The next moment of Holy Week involves Jesus’ conflict with religious and governmental authorities. Jesus “occupies the Temple,” tossing out the vendors who make religion a mercantile enterprise. Monday through Wednesday of Holy Week provide opportunities for spiritual examination, focusing on questions such as: From what unjust structures do you personally benefit? Where do you participate in practices that go against the gospel mandates of justice and inclusion? Where do religious structures profit from manipulating simple believers? Where does our nation need to mend its ways to be faithful to God? Where are we still practicing injustice in this time of pandemic? Imaginatively speaking, what booths might Jesus overturn in contemporary situation?
Maundy Thursday joins memory, hope, and Eucharist with experiences of betrayal and abandonment. Maundy Thursday invites us to live eucharistically as we remember God’s action in history and our lives and live hopefully toward the future as we recall the tragedies of life. The day invites us to consider the power of life’s shadows to threaten human well-being. Once again, we don’t need much imagination as we shelter in place, worshipping at a safe physical distance? If Christ can be abandoned, then which of us is safe from destitution and abandonment? If Jesus’ closest male followers abandon him, where are we abandoning Jesus’ way by our lifestyles and values? In what ways can we deepen and strengthen our spiritual stature so that we can be awake and faithful in the time of trial? In a world in which many are abandoned, who are we called to embrace and welcome? How can we be faithful while sheltering in place and dreading the next death count and worrying about our own wellbeing?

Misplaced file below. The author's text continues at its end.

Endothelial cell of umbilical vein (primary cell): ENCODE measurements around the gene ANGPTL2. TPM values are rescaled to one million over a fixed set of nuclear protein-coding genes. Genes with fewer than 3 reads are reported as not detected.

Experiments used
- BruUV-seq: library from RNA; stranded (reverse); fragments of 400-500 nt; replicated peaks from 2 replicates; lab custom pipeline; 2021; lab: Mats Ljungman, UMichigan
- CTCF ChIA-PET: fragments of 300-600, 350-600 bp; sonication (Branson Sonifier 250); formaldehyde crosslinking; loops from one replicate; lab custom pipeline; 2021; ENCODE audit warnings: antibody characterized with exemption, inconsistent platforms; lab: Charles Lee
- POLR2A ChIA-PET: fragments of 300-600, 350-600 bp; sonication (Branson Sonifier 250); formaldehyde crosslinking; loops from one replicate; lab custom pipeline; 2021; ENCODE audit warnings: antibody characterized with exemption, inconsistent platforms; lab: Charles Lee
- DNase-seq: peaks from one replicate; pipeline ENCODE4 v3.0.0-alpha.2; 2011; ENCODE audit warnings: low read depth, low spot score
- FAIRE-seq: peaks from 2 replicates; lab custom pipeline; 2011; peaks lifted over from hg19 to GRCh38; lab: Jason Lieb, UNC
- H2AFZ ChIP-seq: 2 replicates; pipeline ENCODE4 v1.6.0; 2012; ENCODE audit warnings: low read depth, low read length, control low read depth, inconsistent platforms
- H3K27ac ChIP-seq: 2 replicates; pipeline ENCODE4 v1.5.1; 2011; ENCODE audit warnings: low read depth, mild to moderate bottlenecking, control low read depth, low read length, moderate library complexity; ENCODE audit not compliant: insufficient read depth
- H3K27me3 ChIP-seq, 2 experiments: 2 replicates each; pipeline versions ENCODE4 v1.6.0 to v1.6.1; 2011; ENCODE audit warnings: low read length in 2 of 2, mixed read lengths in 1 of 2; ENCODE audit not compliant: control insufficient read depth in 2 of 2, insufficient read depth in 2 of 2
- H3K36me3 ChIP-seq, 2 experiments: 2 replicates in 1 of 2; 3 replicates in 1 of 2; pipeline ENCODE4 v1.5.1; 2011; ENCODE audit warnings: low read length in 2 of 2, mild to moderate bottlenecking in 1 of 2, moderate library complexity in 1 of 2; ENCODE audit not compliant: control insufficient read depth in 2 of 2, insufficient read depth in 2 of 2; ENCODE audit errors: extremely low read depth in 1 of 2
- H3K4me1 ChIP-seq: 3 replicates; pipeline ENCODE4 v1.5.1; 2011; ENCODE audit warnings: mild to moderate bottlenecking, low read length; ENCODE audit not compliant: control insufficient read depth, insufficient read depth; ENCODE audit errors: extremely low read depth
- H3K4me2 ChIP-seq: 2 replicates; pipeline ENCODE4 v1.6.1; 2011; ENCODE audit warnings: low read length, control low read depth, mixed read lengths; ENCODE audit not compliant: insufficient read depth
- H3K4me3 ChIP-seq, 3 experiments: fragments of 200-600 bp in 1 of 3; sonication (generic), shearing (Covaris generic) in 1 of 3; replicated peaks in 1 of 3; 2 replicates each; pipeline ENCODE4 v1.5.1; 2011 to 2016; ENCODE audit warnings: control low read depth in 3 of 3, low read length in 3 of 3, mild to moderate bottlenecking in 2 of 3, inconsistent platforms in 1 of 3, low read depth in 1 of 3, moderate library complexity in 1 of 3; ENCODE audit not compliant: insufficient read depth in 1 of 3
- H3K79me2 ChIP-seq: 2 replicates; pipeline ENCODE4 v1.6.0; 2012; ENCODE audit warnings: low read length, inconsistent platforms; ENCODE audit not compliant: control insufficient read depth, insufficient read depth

There is really nothing “good” about Good Friday! It is a day of unmitigated suffering and alienation. But, it is also the day in which we proclaim the message of the hymn, “Were You There When They Crucified My Lord?” We have to ask ourselves where we would be when Jesus was crucified. Would we be among the jeering crowds? The faithful women? Or, the cowardly disciples? Will we be faithful in this time of personal, relational, and national challenge?
After reading the Good Friday scriptures, take some time for stillness. Then imagine the scene at Calvary. Visualize yourself among those who were witnesses to the crucifixion. What is the environment? Who is present around the Cross? What is Jesus’ appearance? Does he say anything or respond in a particular way to what’s going on? Where are you in the scene? How do feel as you witness the crucifixion? How do we respond to those struggling with the coronavirus?
Holy Saturday is the day of uncertainty and suspense. There is no promise of a happy ending. Embracing the wisdom of Holy Saturday invites us to consider the following: What is unresolved spiritually in your life? What are the forces of death that constrict your life? Where are you awaiting a resurrection? Where do you need to experience God’s new life? How do we live out our own personal Holy Saturday, uncertain of our future, the social order, our congregations, and the nation?
This Holy Week can touch us in new ways if we open our hearts and minds. We can walk the way of the cross of Jesus as we pray the daily news, embrace our own uncertainty, and open our hearts to the pain of others, trusting that God is with us in the journey.
Bruce Epperly is a Cape Cod pastor, professor, and author of over fifty books, including FAITH IN A TIME OF PANDEMIC; GODONLINE: A MYSTIC’S GUIDE TO THE INTERNET; and A CENTER IN THE CYCLONE: 21ST CENTURY CLERGY SELF-CARE.